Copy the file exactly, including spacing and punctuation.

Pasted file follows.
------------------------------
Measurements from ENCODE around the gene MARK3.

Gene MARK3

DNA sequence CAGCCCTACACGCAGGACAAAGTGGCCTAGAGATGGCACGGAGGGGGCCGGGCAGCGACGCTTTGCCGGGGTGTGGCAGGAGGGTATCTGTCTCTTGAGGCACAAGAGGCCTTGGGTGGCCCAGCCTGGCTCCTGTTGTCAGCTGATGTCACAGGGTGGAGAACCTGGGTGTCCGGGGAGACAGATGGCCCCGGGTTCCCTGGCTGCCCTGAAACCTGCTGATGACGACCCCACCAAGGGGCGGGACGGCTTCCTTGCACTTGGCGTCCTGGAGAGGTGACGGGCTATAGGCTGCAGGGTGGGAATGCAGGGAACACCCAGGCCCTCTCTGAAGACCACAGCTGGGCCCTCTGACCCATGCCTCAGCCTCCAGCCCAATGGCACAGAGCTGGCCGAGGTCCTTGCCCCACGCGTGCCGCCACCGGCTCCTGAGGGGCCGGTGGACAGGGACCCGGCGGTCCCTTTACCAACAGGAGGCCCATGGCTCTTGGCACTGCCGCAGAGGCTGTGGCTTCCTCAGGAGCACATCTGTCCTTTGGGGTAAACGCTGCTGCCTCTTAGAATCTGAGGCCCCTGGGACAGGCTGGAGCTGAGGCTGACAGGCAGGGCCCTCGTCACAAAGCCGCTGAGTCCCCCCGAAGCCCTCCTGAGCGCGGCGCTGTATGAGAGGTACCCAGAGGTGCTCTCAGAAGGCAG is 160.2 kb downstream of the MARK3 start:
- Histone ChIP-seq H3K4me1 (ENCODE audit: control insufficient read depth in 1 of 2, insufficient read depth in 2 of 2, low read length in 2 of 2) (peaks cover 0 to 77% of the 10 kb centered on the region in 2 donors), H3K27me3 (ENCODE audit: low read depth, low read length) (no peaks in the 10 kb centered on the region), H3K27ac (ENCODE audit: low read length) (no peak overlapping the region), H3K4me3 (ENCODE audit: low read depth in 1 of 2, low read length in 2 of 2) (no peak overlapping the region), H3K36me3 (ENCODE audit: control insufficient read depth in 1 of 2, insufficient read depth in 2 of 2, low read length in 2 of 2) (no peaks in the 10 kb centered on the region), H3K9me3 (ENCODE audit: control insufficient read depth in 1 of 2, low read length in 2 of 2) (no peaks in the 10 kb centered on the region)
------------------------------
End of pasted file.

Measurements from ENCODE around the gene MARK3.

Gene MARK3

DNA sequence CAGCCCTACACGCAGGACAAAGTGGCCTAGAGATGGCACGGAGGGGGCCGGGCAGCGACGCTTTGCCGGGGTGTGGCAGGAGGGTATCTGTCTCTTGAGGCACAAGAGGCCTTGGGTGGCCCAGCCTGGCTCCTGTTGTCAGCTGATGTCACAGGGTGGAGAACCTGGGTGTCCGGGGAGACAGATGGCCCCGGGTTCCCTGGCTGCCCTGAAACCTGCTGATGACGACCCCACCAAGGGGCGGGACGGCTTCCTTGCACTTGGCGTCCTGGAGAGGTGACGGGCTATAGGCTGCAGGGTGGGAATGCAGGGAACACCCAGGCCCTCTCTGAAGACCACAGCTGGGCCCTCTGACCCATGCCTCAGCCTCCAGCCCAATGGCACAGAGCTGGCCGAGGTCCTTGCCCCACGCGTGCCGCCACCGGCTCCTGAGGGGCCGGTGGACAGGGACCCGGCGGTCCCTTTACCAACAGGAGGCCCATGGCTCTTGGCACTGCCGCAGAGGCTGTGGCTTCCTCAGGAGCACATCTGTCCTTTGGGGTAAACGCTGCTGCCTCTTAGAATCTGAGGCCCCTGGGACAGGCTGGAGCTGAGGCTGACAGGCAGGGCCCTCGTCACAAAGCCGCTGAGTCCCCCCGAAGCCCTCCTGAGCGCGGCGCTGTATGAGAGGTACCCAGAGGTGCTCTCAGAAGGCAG is 160.2 kb downstream of the MARK3 start:
- Histone ChIP-seq H3K4me1 (ENCODE audit: control insufficient read depth in 1 of 2, insufficient read depth in 2 of 2, low read length in 2 of 2) (peaks cover 0 to 77% of the 10 kb centered on the region in 2 donors), H3K27me3 (ENCODE audit: low read depth, low read length) (no peaks in the 10 kb centered on the region), H3K27ac (ENCODE audit: low read length) (no peak overlapping the region), H3K4me3 (ENCODE audit: low read depth in 1 of 2, low read length in 2 of 2) (no peak overlapping the region), H3K36me3 (ENCODE audit: control insufficient read depth in 1 of 2, insufficient read depth in 2 of 2, low read length in 2 of 2) (no peaks in the 10 kb centered on the region), H3K9me3 (ENCODE audit: control insufficient read depth in 1 of 2, low read length in 2 of 2) (no peaks in the 10 kb centered on the region)